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ANC strategy, which emerged in the late 1960s but gained momentum during the 1970s and 1980s, was defined by what was called the "Four Pillars of Struggle”: mass mobilisation, the armed struggle, underground organisation and international solidarity.

Numerous countries across the world provided support to South Africa’s liberation movement in various forms, such as political and economic pressure on the apartheid government, asylum for political activists forced into exile, military training, humanitarian aid, and, crucially, funding that enabled the liberation movement to operate effectively.

The support of the international community was a significant factor in overthrowing the apartheid state, leading to the first democratic elections in 1994, proving beyond a doubt the importance of the fourth pillar of the struggle.

‘International solidarity is a precondition to human dignity, the basis of all human rights, and a human-centred approach to development, and has a bridge-building function across all divides and distinctions.

It encompasses the values of social justice and equity; goodwill among peoples and nations, and integrity of the international community; sovereignty and sovereign equality of all States, and friendly relations among them.’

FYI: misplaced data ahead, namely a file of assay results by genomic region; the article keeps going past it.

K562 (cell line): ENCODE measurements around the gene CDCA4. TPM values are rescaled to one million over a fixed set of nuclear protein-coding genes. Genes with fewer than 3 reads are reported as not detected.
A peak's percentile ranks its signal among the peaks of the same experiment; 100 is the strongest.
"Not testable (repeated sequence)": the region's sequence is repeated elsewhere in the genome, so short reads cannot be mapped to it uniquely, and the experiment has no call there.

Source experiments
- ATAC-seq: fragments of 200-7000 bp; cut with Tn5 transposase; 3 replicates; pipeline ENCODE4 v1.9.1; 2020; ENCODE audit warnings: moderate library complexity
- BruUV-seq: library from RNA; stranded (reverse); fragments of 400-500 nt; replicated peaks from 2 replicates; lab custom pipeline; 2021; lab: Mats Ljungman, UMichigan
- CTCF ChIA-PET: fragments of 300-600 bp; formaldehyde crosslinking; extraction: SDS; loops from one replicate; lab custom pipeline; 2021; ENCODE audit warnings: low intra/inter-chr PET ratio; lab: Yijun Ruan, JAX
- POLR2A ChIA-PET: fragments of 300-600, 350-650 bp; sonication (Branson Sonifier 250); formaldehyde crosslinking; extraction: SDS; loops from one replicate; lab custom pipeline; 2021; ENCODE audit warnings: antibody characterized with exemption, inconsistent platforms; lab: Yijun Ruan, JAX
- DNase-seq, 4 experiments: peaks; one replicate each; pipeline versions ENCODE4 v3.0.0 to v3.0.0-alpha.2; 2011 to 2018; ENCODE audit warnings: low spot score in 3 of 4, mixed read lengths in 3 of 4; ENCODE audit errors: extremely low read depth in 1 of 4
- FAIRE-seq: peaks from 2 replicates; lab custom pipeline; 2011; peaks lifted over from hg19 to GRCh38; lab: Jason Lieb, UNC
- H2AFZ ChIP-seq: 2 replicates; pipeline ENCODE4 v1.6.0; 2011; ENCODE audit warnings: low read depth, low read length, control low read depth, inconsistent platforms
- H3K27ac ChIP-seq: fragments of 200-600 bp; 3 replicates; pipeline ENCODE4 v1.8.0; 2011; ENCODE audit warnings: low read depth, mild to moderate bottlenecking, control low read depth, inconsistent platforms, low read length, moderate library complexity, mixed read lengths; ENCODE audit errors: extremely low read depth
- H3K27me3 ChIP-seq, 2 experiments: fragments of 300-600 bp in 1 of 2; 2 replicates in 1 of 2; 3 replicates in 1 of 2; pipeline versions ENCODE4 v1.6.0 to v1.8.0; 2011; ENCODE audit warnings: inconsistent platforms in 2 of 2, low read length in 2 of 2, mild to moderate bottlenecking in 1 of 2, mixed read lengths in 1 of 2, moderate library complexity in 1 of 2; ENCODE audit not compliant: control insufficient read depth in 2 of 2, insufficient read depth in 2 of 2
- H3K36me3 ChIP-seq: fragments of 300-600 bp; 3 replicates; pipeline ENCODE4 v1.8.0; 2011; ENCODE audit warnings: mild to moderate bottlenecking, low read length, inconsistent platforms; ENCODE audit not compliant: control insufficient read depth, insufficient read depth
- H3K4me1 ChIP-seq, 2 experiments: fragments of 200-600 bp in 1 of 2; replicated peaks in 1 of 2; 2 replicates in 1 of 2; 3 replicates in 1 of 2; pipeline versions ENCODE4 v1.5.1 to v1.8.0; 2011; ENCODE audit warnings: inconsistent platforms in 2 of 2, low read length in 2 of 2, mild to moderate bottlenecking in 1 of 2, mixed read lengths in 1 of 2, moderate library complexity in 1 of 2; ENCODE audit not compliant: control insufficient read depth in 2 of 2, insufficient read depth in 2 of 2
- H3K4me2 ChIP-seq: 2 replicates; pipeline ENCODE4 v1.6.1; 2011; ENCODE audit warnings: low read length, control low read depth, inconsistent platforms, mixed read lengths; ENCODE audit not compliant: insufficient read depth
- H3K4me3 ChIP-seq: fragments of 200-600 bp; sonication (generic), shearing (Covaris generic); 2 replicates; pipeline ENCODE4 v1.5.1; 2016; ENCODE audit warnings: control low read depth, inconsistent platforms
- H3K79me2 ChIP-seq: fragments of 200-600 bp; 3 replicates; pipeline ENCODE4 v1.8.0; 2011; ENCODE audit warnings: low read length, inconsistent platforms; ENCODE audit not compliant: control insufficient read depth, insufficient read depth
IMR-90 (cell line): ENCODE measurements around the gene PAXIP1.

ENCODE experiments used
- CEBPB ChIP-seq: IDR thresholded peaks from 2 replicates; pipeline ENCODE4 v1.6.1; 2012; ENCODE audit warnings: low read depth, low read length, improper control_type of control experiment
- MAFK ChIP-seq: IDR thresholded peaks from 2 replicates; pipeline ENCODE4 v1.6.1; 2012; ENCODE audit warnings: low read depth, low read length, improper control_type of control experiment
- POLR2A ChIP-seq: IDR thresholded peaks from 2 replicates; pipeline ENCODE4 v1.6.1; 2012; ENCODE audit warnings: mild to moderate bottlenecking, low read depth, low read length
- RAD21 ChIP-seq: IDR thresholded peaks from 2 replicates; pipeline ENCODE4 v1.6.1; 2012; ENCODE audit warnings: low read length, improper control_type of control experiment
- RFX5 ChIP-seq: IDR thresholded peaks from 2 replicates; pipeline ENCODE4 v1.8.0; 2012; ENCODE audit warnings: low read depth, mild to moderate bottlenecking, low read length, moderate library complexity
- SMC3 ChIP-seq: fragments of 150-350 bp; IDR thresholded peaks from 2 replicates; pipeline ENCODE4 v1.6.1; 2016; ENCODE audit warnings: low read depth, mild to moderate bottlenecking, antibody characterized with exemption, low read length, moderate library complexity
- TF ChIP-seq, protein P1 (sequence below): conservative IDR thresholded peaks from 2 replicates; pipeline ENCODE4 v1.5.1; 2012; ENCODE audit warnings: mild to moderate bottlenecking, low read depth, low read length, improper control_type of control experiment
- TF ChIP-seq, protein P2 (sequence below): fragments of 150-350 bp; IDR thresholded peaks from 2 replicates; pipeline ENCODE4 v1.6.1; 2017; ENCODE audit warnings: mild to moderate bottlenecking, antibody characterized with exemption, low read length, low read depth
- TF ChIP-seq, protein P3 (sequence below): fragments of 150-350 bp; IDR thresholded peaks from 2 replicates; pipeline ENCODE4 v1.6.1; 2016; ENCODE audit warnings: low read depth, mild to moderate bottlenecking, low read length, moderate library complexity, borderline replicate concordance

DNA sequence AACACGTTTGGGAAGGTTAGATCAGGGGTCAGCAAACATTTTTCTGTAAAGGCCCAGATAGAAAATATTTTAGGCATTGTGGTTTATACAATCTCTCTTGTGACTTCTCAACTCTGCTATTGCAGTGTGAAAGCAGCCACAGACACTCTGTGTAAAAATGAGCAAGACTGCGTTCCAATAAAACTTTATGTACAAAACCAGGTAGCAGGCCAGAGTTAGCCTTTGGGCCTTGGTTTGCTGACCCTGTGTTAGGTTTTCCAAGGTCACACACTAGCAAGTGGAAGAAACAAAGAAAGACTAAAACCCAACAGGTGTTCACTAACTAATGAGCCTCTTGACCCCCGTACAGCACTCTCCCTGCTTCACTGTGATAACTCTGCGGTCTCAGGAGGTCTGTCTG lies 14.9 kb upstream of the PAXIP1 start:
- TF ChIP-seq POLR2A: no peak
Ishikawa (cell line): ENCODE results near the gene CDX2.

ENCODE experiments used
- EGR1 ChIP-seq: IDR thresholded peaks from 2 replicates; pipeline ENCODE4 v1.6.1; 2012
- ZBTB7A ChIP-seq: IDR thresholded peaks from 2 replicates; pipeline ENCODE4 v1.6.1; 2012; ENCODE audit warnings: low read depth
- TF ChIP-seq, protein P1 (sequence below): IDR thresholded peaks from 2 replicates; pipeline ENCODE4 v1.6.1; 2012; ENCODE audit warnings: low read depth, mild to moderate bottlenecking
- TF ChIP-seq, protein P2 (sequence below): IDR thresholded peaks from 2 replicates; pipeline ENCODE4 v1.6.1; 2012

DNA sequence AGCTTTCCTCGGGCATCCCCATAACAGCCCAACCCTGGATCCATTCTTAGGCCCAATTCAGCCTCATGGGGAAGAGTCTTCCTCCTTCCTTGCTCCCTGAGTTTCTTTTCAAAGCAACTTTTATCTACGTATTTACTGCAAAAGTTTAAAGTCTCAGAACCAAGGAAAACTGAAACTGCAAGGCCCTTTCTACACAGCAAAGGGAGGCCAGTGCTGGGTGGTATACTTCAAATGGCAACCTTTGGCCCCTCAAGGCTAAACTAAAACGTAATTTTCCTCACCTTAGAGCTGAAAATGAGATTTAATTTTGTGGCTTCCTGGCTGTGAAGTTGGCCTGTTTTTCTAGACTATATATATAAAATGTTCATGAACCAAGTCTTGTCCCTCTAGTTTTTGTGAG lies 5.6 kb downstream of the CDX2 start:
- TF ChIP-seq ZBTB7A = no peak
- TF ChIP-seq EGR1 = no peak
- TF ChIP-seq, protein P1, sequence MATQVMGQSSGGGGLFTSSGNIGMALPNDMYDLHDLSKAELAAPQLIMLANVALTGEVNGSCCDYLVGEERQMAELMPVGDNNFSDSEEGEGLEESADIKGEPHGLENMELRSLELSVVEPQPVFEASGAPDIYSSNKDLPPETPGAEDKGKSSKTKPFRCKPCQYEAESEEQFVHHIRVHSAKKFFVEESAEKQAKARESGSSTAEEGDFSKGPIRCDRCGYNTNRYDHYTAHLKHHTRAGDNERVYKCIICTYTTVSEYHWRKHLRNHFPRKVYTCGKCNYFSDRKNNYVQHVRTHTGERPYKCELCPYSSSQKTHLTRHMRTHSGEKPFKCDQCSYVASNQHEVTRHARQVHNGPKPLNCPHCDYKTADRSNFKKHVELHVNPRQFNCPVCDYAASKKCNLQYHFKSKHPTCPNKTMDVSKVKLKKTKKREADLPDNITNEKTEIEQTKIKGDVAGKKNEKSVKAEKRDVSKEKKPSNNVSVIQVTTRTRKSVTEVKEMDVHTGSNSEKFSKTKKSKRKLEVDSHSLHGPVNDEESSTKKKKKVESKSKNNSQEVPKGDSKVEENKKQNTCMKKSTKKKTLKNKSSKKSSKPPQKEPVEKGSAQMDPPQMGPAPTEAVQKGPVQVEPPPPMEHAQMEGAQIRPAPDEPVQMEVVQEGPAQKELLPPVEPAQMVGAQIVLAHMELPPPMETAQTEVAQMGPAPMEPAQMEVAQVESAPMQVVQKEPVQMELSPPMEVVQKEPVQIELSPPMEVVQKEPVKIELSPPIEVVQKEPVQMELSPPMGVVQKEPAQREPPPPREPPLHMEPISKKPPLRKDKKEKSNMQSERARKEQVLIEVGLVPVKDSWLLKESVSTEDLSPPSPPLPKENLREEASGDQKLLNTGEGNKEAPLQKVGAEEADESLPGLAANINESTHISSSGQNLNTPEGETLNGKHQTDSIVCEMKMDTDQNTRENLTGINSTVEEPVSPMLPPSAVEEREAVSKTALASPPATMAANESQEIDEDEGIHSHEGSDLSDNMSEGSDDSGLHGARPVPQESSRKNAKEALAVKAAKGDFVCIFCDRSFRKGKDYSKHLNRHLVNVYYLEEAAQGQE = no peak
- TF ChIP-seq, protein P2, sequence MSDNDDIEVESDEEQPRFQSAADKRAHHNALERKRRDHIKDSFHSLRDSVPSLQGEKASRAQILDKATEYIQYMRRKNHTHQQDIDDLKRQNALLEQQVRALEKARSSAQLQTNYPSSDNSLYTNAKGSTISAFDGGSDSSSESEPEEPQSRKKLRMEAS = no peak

Rudi Muhammad, report to the UN Human Rights Council, 2010

‘ Given the number of people that participated in the transnational anti-apartheid movement, as well as its geographical dispersion and its achievements, there is no doubt that it was one of the most influential social movements during the post-war era.‘ Håkan Thörn


What the pandemic has starkly highlighted and shown is as global citizens we must move away from the selfish inward introspection, that has taken hold of our body-politick, and acknowledge the only we can truly begin to address and tackle the global challenges confronting us is if we come together in solidarity.

Should we continue along the path of selfish indifference, the politics of “I” and the inward-looking focus that has taken hold of the real-body politick, it will do nothing to help us effectively address the challenges ahead of us.

The challenge now is to rebuild the bridges of multilateralism predicated on the foundations of solidarity – an awareness of shared, common interests and objectives.

Through the exhibits at Liliesleaf on solidarity, which vividly highlight the support shown and given by the international community to the liberation movement in its struggle against apartheid, Liliesleaf is committed to reigniting the bonds of solidarity predicated on those very meaningful and significant bonds of support which contributed towards defeating apartheid and the apartheid state.

Below is the link to a 3 minute Solidarity Promo the Liliesleaf professional team put together.

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